Whenever the NHL stages one of their weekly outdoor games, we take the time to attempt to understand what it's like for the players playing in it. How will the ice conditions affect their ability to make passes, to step into one-timers? How will they battle the cold? How will they battle the glare without being insensitive to the black community? It's a lot to think about.
But we rarely try to put ourselves into the mind of the NHL officials, who are also out there, trying not to let their balls -- the ones in their whistles -- freeze over, gesticulating at things, and attempt to enforce the rules. What's it like for them?
On Wednesday, the NHL released a video that should give us a little bit of insight. As it turns out, Wes McCauley was fully wired at Yankee Stadium. The 13-year NHL official wore both a microphone and a MeCam on his helmet, giving us the chance to see things from his unique perspective:
In the end, five lessons were learned:
1. Watching an NHL official signal a goal from the first-person perspective is a lot like playing Goldeneye for the N64 on "slappers only" mode. Look at McCauley's karate chop. That thing could take down Oddjob (unless you're playing as Jaws, since it's pretty much impossible for Jaws to chop Oddjob in Goldeneye).
2. Players get annoyed with the officials for several reasons, but here's one I didn't even consider: they said really obvious things and annoying times. McCauley to Stephen Gionta, who slides into the wall in obvious pain after taking a puck to the neck: "That's gotta hurt, eh?" YES IT DOES WES THANK YOU.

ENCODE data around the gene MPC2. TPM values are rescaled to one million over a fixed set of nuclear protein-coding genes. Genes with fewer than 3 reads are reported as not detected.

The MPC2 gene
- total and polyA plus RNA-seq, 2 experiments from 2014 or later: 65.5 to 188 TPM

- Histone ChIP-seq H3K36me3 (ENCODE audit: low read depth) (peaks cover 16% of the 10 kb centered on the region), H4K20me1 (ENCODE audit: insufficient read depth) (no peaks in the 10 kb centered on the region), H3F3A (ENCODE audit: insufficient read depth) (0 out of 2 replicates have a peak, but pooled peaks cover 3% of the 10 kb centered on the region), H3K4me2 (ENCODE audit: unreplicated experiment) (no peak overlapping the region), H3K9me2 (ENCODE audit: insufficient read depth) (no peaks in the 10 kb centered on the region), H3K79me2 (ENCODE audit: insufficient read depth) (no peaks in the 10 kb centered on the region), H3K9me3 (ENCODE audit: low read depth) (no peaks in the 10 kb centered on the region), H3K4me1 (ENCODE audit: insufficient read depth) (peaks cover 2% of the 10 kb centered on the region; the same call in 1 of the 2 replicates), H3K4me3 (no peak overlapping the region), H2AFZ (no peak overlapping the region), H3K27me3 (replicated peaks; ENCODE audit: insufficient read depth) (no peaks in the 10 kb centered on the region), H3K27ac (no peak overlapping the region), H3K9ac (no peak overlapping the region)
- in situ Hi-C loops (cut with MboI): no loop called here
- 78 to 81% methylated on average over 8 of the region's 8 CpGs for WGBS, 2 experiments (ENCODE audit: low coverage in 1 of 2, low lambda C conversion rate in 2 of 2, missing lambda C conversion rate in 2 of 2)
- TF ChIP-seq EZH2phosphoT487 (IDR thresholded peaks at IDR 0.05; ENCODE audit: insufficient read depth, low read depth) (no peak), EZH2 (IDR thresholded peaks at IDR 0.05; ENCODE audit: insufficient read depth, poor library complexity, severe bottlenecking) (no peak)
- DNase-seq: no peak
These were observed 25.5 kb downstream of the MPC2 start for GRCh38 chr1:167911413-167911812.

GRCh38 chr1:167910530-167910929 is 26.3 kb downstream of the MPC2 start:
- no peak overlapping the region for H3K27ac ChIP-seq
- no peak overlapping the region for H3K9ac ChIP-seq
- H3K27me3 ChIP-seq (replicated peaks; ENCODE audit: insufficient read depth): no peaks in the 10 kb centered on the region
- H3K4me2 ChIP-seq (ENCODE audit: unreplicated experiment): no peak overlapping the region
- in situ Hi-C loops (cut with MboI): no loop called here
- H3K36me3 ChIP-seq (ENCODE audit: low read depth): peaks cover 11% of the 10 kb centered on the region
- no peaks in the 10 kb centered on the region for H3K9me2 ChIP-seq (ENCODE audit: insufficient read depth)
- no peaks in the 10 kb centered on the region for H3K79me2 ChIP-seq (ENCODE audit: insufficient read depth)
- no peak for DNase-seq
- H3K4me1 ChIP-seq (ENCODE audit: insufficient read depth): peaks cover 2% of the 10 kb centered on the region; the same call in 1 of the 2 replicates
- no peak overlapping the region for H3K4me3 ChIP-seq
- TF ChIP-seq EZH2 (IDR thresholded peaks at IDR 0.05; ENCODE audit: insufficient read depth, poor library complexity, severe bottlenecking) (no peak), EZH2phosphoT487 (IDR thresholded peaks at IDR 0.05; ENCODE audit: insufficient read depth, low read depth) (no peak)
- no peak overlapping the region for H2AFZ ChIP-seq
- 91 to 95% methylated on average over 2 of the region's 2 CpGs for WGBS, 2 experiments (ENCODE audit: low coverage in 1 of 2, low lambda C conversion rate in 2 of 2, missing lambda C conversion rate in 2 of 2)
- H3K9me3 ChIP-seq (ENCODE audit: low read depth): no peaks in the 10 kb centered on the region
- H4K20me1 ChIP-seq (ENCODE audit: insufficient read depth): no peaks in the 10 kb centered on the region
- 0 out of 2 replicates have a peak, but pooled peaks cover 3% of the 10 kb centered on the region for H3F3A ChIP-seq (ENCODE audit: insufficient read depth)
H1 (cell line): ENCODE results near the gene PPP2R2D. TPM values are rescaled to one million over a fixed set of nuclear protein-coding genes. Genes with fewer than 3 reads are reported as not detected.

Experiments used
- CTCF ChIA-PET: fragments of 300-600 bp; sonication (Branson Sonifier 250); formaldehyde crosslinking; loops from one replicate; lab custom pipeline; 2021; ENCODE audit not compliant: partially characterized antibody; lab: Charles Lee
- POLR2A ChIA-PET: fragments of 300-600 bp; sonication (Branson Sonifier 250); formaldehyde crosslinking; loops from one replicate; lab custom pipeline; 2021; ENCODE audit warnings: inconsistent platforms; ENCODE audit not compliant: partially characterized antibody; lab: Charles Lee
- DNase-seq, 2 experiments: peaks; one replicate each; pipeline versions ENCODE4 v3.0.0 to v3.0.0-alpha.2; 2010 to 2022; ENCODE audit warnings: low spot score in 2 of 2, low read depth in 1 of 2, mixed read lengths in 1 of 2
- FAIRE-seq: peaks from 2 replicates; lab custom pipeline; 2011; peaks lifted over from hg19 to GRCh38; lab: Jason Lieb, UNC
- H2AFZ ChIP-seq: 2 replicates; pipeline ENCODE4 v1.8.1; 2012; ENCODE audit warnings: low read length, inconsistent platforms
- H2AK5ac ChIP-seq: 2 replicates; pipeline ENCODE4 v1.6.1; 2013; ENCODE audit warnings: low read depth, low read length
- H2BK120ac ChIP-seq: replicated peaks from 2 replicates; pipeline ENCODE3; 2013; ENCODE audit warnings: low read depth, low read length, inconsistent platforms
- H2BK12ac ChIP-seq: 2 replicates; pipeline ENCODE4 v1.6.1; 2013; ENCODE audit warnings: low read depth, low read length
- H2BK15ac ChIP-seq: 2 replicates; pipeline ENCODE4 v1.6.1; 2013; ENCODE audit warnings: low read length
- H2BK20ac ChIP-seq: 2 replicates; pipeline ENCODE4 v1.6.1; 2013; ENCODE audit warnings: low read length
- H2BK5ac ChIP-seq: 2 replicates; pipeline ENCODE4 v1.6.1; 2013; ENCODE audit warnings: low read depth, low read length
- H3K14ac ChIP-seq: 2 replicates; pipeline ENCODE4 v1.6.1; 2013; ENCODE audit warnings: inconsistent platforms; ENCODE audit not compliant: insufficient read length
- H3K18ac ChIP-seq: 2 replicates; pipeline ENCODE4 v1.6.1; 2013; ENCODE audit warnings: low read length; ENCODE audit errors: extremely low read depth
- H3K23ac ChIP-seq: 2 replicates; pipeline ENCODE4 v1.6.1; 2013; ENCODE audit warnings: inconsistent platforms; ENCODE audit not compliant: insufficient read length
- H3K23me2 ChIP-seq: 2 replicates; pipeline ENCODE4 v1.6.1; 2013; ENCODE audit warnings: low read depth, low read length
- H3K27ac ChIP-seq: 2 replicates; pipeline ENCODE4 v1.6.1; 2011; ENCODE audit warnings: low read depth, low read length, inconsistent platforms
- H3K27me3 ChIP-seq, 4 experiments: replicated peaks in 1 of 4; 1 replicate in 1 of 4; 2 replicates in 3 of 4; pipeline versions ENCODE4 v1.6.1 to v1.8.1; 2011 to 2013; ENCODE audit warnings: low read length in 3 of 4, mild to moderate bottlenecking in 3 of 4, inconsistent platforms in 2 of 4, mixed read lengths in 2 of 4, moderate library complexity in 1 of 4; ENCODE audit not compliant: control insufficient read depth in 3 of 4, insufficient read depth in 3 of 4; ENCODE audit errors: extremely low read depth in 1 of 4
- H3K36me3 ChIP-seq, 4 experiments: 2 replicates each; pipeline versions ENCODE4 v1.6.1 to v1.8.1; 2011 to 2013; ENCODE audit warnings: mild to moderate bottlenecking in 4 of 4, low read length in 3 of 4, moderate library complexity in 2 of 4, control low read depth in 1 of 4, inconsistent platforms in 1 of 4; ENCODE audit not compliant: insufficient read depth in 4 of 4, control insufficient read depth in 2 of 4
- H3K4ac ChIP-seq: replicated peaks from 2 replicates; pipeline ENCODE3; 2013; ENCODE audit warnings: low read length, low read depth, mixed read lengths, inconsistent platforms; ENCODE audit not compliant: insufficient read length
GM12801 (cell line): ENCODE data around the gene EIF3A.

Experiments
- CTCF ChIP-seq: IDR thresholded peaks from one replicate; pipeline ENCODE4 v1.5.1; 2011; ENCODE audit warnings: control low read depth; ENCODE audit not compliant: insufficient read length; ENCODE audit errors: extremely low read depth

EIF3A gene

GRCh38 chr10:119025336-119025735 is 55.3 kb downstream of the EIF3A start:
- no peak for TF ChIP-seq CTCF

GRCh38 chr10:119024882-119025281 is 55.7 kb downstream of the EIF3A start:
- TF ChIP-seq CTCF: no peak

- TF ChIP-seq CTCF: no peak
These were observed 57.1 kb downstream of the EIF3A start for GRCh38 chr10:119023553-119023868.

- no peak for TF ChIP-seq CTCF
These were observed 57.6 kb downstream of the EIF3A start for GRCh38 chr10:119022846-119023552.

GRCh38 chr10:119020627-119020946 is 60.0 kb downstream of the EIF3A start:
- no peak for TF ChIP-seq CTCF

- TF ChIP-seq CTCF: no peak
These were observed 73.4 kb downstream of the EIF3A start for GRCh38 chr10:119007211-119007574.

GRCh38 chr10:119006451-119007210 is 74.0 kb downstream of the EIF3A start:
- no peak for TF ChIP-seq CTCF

3. McCauley is the most Canadian man on the planet. From "That's gotta hurt, eh" to "Can't beat this though, eh boys?", this video is pretty much a tutorial on how to speak like a stereotypical Canadian.
4. The NHL continues to keep the good stuff from us with these videos. You know they did because nowhere in here does anybody say, "Christ, it's frickin' freezing out here," and it's pretty much a guarantee that that was said by someone within earshot of McCauley several times.
5. At least based on these two minutes, it is possible for the officials to use their microphones without constantly screwing up the audio. Although maybe this video is only two minutes long because it still isn't.
- Sports & Recreation
- Ice Hockey